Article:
The battery life is okay. It seems like you get 20 to 30 minutes of battery life on the devices, and they will work while charging. There is a screen timeout on the devices. The flashlight on the bottom is okay, but a little dim. You can see the immediate area in front of you, but it is not much.  You are able to activate/deactivate the flashlight by pressing the flashlight button twice. Flashlight activation is hit or miss which is not a good thing. I drop-tested the orange walkie-talkie by dropping it onto the wood floor twice, there was only a little rattling inside but the speakers and microphone worked. The speakers are pretty loud, but unfortunately for some parents, there is no volume control and the speakers can get very loud. The speakers were loud enough to activate a Google Assistant smart speaker. I spoke into the mic and said "Hey Google." The receiver picked up the transmission and the speaker activated. 

Security:

    Because these are WiFi communicators the security of these walkie-talkies is imperative. I am not impressed. The walkie-talkies use an open WiFi network; if only one receiver is on, I could connect to the network and access the admin panel. I could not access the camera or voice but nevertheless, these security holes are a point of concern. I could also change the name of the network, but all it did was create a new router. Lastly, I could make the hotspot on my phone the name of the network, and the walkie-talkies would connect.   These walkie-talkies are most likely sending the voice and video data across an unencrypted network (they are using an open network) thus the transmissions can be intercepted and that could be potentially dangerous. Thankfully there seems to be a limit on the number of devices that can connect, so this attack may not work when both devices are connected. Nevertheless, this needs to be addressed. 

4 green bars on a black background with the 4th higher than the 3rd the 3rd higher than the 2nd and the 2md higher than the 1th. There is also a Green curved WiFi signal indicator on the right.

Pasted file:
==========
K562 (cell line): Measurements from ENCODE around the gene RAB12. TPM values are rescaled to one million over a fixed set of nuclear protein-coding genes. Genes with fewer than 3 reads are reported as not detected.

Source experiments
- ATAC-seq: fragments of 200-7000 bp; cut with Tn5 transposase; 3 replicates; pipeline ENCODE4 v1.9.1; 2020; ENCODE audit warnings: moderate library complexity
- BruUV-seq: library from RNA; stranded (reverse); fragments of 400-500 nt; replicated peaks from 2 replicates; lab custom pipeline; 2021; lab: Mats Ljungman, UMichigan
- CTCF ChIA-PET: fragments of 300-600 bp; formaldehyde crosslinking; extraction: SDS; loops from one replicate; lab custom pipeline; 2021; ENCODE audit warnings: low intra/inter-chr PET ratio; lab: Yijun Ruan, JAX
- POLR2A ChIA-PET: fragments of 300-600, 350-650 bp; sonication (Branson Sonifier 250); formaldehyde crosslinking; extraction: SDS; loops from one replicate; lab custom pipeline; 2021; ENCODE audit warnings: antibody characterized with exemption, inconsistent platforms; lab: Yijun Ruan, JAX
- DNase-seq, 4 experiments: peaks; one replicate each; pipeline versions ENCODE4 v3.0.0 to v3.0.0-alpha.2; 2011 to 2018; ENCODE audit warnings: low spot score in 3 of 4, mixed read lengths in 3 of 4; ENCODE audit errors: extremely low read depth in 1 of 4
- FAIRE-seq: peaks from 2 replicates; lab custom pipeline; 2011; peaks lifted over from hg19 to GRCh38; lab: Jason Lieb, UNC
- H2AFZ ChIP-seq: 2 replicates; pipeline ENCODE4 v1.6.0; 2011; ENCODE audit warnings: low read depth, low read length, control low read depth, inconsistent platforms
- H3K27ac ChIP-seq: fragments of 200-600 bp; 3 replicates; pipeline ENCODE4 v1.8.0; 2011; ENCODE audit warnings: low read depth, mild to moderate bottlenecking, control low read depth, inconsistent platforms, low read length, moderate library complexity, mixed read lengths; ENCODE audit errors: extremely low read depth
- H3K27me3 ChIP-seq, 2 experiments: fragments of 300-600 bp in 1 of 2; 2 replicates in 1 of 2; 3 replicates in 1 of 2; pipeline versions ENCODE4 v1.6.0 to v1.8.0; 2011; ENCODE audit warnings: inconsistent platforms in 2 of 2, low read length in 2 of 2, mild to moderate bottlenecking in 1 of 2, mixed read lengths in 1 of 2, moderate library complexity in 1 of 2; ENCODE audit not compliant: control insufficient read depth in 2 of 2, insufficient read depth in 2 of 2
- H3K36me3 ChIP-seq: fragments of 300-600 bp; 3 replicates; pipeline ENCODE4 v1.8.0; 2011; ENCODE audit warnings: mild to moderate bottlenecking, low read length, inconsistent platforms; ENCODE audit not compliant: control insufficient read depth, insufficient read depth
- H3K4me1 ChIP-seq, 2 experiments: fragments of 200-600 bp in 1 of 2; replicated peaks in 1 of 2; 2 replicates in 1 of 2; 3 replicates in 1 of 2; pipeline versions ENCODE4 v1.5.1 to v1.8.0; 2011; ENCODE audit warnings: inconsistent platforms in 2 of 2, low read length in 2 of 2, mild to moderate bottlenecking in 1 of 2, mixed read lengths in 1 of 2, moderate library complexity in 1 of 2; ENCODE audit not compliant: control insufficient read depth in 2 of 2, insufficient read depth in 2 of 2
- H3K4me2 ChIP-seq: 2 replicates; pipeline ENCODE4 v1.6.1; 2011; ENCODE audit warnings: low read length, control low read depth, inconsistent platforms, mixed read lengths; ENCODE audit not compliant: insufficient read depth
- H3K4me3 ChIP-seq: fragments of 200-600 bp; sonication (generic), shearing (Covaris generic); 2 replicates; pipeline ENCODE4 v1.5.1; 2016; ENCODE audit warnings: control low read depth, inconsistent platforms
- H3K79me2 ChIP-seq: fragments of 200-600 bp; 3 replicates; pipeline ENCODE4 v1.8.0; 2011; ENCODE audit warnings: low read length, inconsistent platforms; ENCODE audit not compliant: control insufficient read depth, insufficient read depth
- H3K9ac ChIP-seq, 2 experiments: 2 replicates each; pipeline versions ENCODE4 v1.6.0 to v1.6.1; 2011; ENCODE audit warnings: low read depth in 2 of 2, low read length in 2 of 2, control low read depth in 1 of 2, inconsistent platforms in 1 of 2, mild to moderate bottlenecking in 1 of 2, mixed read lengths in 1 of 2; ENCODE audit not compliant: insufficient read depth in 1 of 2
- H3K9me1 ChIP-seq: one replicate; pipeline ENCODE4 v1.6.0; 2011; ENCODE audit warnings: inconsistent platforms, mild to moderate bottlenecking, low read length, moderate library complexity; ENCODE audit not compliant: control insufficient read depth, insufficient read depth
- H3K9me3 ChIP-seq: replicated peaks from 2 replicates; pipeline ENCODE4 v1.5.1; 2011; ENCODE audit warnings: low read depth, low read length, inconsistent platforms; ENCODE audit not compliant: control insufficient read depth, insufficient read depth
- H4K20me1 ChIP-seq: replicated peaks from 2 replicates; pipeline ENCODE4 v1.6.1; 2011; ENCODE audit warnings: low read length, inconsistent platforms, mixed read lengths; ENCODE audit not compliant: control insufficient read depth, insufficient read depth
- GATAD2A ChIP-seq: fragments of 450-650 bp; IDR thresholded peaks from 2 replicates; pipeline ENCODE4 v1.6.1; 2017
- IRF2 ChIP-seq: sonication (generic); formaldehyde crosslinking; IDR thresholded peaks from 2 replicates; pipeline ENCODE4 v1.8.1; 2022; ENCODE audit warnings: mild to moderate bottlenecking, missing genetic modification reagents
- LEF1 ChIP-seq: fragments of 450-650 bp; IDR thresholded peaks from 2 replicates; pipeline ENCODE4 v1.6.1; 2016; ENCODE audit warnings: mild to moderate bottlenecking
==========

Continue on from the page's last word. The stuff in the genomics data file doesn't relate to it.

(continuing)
Comfort:

    I like the robotic design of the walkie-talkie. The walkie-talkies are really small and should be easy for smaller hands to grip. I like how the charging port is hidden with the robotic arm. However, the screen on the orange robot is easy to scratch with a fingernail. The robots are pretty easy to hold, but not particularly ergonomic. The walkie-talkies do get very slightly warm and sticky when the user is holding them with sweaty hands in the 90-degree Texas sun. This is not a problem because it is not getting very hot, and it could not injure a child at all. I also found the green one (the same one used outside) to get a little warm while charging. 




Conclusion:


   These walkie-talkies are very interesting. They have an interesting design and they transmit a grainy video to the other screen. They are pretty easy to use, but an adult may be needed to help set up the devices. Also, when you go out of range it shows the WiFi name which may be confusing. Also, security concerns abound, but because the walkie-talkie can be set up quickly, an attacker would have to be very quick with the attack thus making it unlikely that an attack could happen. The walkie-talkies also are 50 dollars for the range and security issues you get, along with the lack of volume control and a voice-activated mic. This would be easier than pressing and holding. I do not know if these walkie-talkies should be 50 dollars.  The walkie-talkies are fun to use, and the volume is nice. My general location was able to be identified in the dark, so the cameras were not at a total loss. Children can also use these toys in many other ways, such as toy spy/security cameras.  

I think these walkie-talkies would have been good as baby monitors, as you would not need to be far from the crib. I have actually used this as a wireless camera so the potential is there, but the lack of any wide-angle would make using this as a baby camera hard.    In all these walkie-talkies are a very fun and interesting tech toy.  

Do you think this would make a good Back to School Gift? Let me know in the comments.

Tech Talk To You Later!!

 

 

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Please make the comments constructive, and vulgarity will not be tolerated!